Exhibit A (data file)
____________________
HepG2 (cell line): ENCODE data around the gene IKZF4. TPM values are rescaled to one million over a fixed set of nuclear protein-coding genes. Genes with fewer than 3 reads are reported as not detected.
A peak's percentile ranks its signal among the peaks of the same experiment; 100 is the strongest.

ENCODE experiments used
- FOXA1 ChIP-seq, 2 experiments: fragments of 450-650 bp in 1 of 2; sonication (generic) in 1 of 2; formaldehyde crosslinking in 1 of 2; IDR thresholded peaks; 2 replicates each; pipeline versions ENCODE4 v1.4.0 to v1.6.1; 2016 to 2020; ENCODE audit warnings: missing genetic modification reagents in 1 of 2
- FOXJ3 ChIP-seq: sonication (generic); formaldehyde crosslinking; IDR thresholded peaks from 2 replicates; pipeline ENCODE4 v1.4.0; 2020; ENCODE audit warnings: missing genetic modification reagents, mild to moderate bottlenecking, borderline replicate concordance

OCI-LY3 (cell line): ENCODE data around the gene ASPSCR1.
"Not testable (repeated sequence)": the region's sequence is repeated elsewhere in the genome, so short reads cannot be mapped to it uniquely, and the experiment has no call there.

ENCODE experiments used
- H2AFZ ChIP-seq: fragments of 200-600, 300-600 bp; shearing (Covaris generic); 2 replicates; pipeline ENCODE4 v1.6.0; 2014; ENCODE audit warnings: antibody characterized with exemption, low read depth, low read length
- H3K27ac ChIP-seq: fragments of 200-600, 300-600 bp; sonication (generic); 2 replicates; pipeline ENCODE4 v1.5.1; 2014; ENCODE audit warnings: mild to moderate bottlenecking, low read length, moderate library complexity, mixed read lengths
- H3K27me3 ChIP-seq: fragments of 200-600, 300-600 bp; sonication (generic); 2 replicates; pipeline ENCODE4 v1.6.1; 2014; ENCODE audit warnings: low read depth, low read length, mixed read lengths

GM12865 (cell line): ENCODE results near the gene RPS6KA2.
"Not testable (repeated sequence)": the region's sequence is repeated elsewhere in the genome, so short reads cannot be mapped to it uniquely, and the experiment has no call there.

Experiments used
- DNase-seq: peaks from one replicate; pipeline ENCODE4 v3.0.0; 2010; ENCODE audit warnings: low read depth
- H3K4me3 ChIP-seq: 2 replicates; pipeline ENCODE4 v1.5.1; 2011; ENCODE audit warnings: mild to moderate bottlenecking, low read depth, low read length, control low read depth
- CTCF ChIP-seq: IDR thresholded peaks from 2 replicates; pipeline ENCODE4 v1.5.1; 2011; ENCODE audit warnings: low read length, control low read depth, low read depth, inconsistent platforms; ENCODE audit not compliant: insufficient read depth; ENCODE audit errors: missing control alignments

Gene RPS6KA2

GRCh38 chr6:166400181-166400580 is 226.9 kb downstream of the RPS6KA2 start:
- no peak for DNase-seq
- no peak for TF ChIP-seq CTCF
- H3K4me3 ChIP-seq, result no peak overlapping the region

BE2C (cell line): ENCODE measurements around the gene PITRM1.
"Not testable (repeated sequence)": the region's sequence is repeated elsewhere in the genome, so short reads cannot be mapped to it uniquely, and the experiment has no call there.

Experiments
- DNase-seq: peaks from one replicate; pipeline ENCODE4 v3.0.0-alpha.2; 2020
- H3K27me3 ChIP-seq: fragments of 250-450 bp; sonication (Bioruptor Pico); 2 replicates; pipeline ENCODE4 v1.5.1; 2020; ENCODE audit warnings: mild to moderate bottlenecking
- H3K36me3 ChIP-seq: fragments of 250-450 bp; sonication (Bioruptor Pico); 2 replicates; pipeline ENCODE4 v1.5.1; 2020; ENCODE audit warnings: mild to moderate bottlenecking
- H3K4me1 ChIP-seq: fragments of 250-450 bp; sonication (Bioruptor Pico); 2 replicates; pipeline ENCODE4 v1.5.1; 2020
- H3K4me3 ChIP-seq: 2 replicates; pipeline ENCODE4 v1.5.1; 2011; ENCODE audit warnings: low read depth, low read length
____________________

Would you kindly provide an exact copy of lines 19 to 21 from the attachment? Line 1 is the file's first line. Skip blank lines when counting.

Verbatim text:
GRCh38 chr6:166400181-166400580 is 226.9 kb downstream of the RPS6KA2 start:
- no peak for DNase-seq
- no peak for TF ChIP-seq CTCF